It’s been more than 30 years since Beetlejuice, “the afterlife’s leading bio-exorcist,” creeped out the Maitlands and the Deetzes—and won over a host of viewers—as the title character in the cult-classic Tim Burton film. This year, Beetlejuice came back from the grave as a Broadway musical. Devotees of the 1988 flick won’t want to miss this stage production, which maintains the original’s raunchy tone and fast-paced humor while peppering in contemporary references and fun musical numbers. But the show also holds surprises for both longtime fans and Netherworld newbies. Read on to find out seven ways Beetlejuice the musical brings new life to our favorite dark comedy about being dead.
Meet the Maitlands
The original Maitlands, Alec Baldwin and Geena Davis, are a hard act to follow. Showgoers will be surprised to see the new, more naïve Maitlands, played by Kerry Butler and Rob McClure, enter the afterlife a bit differently than their movie counterparts. As in the movie, the late couple teams up with Lydia Deetz, the teen who moves into their house and is the lone living person who can see them. The show, however, dives deeper into their relationship with each other and with Beetlejuice as he gives them a hand haunting their house—with his own ulterior motives, of course.
Extreme Makeover: Home Edition
One of the musical’s most effective elements is its Tony-nominated set design by David Korins. The set’s evolution reflects the power struggle in the Maitlands' house, gradually transforming as the Deetzes commandeer it and then as Beetlejuice becomes more and more at home. While in the movie the Maitlands return from the Netherworld to find their house redecorated all at once, the show invites viewers to keep an eye out for subtle changes—down to the light fixtures and fireplace—as the story progresses.
Enter the Netherworld
Lydia’s trip to the Netherworld in the show’s second act makes for another thrilling set transition—and a notable departure from the movie. The Tim Burton version follows the Maitlands into the quirky waiting room of the Netherworld at an earlier stage—before they meet Beetlejuice—as they struggle to understand the afterlife. In the Broadway version, the set turns into a mazelike underworld—and stay tuned for a musical number featuring many fan-favorite undead characters from the movie.
Watch Out for Sandworms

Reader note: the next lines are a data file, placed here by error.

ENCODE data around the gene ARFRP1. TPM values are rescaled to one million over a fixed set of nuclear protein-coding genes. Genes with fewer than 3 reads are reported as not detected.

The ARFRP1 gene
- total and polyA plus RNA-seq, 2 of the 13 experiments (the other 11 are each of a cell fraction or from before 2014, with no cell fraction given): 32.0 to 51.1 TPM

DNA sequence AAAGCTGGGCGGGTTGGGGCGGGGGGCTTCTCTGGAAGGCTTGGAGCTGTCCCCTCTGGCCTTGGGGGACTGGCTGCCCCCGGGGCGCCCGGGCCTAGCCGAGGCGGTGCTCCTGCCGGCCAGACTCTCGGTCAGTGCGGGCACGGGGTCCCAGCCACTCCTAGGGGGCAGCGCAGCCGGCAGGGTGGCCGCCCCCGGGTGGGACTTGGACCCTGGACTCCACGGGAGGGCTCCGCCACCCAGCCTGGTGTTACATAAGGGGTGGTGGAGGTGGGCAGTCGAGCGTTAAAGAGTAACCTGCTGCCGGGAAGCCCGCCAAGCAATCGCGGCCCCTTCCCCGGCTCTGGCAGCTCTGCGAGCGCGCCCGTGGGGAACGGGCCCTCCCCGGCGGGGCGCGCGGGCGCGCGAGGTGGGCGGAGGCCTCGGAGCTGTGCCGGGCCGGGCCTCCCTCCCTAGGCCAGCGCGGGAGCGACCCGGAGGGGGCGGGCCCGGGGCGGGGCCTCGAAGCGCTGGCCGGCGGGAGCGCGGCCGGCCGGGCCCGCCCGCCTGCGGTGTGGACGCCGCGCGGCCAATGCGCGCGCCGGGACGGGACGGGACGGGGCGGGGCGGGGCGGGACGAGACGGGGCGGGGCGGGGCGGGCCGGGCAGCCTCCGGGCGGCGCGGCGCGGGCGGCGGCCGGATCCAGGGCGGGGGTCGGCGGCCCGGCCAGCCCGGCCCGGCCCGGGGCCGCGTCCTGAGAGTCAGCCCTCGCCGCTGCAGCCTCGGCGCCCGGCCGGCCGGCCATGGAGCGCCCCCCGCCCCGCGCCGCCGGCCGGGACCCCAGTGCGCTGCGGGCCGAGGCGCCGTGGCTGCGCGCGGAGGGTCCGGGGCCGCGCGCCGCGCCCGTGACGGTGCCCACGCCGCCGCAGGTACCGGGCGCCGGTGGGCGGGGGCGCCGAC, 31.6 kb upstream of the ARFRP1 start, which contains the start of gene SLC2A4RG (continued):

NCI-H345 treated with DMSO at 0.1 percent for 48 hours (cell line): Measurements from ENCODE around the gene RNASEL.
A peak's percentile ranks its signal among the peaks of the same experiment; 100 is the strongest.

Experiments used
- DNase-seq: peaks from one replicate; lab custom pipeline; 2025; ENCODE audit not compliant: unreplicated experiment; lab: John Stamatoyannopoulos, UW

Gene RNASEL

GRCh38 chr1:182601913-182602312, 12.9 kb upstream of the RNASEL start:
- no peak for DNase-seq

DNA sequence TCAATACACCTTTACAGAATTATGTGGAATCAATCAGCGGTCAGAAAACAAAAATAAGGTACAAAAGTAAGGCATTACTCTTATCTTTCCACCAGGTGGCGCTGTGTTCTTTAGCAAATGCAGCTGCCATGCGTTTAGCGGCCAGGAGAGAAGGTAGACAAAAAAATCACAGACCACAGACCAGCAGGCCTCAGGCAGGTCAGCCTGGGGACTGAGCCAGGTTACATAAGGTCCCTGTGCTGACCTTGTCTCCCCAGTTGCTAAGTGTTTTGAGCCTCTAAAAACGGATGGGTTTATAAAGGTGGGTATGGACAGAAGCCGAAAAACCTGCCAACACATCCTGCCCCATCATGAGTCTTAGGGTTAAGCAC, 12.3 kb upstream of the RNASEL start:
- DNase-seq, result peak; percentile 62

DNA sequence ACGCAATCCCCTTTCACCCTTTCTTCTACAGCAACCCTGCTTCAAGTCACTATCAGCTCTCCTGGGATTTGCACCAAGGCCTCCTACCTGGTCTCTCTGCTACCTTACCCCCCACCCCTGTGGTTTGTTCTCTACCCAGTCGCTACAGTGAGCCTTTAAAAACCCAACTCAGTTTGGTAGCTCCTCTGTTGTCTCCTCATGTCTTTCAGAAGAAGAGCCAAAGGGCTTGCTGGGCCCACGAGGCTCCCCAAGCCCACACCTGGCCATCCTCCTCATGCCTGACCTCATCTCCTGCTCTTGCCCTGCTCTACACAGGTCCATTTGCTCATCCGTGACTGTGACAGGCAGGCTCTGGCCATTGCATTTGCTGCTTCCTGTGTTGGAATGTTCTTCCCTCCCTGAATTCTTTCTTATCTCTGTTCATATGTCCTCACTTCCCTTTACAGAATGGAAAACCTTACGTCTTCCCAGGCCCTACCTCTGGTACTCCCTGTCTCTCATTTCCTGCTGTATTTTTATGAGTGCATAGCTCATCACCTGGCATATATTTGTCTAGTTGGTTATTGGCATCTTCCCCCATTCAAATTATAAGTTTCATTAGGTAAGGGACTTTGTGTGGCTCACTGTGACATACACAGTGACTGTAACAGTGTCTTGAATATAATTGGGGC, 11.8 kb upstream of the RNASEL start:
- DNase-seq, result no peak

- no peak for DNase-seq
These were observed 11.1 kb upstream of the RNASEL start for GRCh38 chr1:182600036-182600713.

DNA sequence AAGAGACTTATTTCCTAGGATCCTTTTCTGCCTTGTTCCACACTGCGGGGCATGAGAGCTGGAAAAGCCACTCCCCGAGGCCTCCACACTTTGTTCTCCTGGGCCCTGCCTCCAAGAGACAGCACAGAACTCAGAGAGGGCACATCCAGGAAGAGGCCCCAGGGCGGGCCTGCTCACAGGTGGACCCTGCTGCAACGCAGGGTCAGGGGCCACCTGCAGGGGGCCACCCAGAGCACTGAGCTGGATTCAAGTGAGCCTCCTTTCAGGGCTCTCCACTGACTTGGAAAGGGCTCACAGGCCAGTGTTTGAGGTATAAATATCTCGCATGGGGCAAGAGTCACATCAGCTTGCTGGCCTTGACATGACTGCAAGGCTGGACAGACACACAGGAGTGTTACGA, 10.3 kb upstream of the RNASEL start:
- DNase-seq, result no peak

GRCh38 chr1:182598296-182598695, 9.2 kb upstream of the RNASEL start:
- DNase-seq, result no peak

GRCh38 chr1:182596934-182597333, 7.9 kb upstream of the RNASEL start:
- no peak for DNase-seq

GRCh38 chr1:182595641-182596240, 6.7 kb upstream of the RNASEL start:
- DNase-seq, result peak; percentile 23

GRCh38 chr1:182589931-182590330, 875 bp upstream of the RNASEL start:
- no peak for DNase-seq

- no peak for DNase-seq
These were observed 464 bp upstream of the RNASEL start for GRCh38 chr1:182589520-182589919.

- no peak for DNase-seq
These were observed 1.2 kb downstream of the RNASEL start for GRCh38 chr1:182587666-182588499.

The special effects in Beetlejuice reflect the movie’s unabashed silliness and its 1988 release date. Needless to say, the Broadway production successfully modernizes those fantastical elements and sight gags. The movie’s stop-motion sandworms, for example, have morphed into detailed, lifelike creatures in the musical, thanks to designs by puppet master Michael Curry. You’ll also see flying characters, spontaneous combustion and possessed shrimp cocktails that will have you asking, “How’d they do that?”
Winona Ryder left some big Doc Martens to fill after her iconic, brooding performance in Beetlejuice, but Sophia Anne Caruso rises (levitates?) to the occasion playing the Broadway version of Lydia. This Lydia’s still got the Hot Topic–inspired wardrobe and angsty attitude, but the show more explicitly connects Lydia’s malaise to the loss of her mother. The show opens with the funeral and follows Lydia’s struggle with grief and her attempts to reunite with her mom in the Netherworld. Of course, she teams up with bad-news Beetlejuice and belts out some emotional power ballads along the way.
All Aboard the Banana Boat
Good news for fans of the original: the “Banana Boat” scene is just as uproarious on stage, with more special effects (like a mid-song costume change) and more excuses to start dancing in your seat (just take a cue from the twirling skeletons.) In the movie, the Deetzes decide to market their new home as a haunted house after being possessed in this scene; but the show, thanks to Beetlejuice’s interference, takes them in a new direction.
Beetlejuice, Beetlejuice, Beetlejuice
Expect to see much more of the main man in the Broadway version of Beetlejuice (in the movie you won’t meet him until roughly halfway through the runtime). The new Beetlejuice is a devilish puck who both drives the action and narrates it, never missing a chance to crack jokes directly to the audience. No one is about to forget Michael Keaton’s title-character turn, but Alex Brightman’s Tony-nominated performance yields a more lovable and misunderstood—and no less hilarious—version of the undead con artist, striped suit and all.
Beetlejuice is running at the Winter Garden Theatre through January 2020.